Oxeye today disclosed that it has discovered a critical vulnerability in the open source Backstage software used to build developer portals. Backstage was originally created by Spotify.
A 1.5.1 update to the Backstage platform remediated a sandbox escape vulnerability that can occur via a third-party Scaffolder plug-in that could be used to conduct unauthenticated remote code execution (RCE).
Oxeye CTO Ron Vider said Oxeye worked with Spotify to responsibly disclose the issue and enabled a patch to be created prior to the disclosure of the vulnerability, which Spotify gave a 9.8 out of 10 severity rating.
Backstage is now being advanced under the auspices of the Cloud Native Computing Foundation (CNCF), but is already widely used by organizations such as American Airlines, Netflix, Splunk, Fidelity Investments, Epic Games and Palo Alto Networks, as well as by Spotify.
The vulnerability is another example of a potential template-based attack through which run shell commands can be manipulated to inject malware into an application development environment.
In general, separating the logic from the presentation layer as much as possible can greatly reduce exposure to the most dangerous template-based attacks.
Vider said Oxyeye is focusing its vulnerability research on cloud-native platforms such as Backstage that are generally being used to build modern applications based on a microservices architecture. It’s not clear to what degree organizations have transitioned away from more monolithic approaches to building applications, but it’s clear that a much larger percentage of applications are now being constructed using microservices.
Cybercriminals, of course, are targeting these platforms as part of a sustained effort to compromise software supply chains in the hope that the malware they inject will find its way into multiple downstream applications. Those attacks, in turn, are convincing more organizations to embrace DevSecOps best practices to better ensure the integrity of their software supply chains. The challenge is many of those attacks are being aimed at open source software projects that don’t always have enough resources to quickly develop a patch in the event a zero-day vulnerability is disclosed.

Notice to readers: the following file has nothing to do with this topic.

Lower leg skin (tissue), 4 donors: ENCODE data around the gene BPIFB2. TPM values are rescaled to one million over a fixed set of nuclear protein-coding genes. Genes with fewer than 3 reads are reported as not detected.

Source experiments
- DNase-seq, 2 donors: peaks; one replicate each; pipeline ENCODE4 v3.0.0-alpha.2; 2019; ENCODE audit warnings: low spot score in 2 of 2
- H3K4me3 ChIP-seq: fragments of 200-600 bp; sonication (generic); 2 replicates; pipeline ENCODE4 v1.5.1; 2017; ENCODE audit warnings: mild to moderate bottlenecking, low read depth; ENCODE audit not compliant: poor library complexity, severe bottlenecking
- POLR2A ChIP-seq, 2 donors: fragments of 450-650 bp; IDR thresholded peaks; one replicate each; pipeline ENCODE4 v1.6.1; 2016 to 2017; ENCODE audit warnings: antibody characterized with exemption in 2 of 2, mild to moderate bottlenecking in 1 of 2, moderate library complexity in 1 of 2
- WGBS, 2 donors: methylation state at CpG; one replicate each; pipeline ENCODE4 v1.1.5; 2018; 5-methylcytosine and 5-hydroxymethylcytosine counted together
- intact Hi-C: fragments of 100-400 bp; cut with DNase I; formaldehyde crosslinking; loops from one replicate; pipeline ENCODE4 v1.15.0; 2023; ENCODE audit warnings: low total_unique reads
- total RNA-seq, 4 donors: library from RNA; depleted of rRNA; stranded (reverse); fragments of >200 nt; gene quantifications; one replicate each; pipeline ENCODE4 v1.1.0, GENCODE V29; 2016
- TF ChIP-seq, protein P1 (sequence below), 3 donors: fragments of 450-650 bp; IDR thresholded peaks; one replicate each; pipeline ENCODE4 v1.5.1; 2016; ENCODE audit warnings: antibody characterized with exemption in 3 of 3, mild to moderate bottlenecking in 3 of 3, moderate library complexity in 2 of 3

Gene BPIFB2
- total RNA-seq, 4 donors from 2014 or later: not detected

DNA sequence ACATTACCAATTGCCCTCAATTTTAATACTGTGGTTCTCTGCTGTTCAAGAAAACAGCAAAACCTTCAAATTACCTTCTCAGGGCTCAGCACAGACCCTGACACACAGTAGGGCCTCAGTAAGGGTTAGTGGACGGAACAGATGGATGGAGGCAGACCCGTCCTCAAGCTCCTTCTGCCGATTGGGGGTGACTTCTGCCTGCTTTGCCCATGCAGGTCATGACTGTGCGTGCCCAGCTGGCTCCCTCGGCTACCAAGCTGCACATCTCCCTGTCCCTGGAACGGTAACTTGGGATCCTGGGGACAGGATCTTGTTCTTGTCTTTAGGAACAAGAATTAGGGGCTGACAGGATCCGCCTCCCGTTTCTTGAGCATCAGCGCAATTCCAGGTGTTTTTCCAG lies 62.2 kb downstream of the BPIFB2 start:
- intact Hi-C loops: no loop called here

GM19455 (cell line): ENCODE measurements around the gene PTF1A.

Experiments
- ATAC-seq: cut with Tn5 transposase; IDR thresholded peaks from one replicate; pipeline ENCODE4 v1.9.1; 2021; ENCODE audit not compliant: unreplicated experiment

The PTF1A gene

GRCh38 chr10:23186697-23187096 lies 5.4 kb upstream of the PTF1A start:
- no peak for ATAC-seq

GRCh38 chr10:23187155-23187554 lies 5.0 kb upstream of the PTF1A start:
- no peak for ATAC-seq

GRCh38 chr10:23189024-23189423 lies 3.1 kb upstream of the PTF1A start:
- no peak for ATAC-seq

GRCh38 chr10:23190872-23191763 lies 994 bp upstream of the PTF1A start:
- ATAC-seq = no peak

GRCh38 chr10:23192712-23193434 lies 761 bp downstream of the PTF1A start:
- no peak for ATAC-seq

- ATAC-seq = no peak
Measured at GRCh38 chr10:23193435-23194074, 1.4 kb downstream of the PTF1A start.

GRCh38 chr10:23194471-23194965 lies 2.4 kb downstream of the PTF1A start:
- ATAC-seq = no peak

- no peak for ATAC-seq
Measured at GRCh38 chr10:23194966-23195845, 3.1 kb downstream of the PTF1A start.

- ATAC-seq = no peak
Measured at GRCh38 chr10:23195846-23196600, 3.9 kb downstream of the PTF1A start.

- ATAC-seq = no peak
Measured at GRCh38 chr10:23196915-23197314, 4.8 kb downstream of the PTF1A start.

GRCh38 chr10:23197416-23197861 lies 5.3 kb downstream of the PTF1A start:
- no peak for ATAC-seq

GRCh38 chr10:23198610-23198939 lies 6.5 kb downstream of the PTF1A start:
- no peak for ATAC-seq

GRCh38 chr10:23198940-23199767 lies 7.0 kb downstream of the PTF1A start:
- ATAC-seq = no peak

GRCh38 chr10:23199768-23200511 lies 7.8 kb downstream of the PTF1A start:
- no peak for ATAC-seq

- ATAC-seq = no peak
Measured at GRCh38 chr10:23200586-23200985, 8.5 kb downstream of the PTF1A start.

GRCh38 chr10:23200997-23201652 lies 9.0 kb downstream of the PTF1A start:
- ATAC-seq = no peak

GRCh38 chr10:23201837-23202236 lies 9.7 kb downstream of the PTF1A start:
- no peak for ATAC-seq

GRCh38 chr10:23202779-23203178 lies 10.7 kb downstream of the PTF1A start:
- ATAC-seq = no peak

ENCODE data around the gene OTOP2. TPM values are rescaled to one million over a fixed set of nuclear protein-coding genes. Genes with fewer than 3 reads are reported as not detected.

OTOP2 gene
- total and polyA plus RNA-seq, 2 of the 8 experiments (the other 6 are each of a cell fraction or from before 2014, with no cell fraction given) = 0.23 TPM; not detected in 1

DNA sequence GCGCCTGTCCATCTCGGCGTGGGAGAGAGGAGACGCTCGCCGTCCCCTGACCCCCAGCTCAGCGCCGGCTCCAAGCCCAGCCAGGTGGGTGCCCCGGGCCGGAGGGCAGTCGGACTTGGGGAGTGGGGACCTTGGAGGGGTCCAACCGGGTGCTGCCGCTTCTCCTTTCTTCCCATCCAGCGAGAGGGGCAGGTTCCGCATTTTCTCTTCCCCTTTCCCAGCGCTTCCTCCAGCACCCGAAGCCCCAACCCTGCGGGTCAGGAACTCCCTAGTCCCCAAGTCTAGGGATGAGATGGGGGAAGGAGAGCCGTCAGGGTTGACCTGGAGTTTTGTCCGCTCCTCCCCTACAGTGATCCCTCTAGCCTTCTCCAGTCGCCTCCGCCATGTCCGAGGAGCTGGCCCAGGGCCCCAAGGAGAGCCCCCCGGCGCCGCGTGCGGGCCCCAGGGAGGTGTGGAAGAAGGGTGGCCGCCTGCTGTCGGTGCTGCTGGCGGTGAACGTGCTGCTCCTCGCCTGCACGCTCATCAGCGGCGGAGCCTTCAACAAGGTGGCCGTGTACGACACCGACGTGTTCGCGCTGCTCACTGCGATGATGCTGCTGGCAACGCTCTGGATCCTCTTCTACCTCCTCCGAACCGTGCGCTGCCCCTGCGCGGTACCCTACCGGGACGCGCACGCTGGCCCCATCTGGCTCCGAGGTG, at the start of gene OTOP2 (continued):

While it’s impossible to know the extent to which cybercriminals are already exploiting vulnerabilities in DevOps platforms, the level of cybersecurity scrutiny being applied has dramatically increased in the wake of a series of high-profile breaches. The Biden administration has even gone so far as to issue an executive order requiring federal agencies to better secure their software supply chains. As a result, DevOps teams should expect there to be a lot more DevOps platform vulnerability disclosures in the months ahead, and that those vulnerabilities will require immediate patching.
Like it or not, software supply chains are going to become more secure. The only thing left to be determined is the level of pain that will be experienced as more vulnerabilities are discovered in the DevOps platforms that were used to construct them.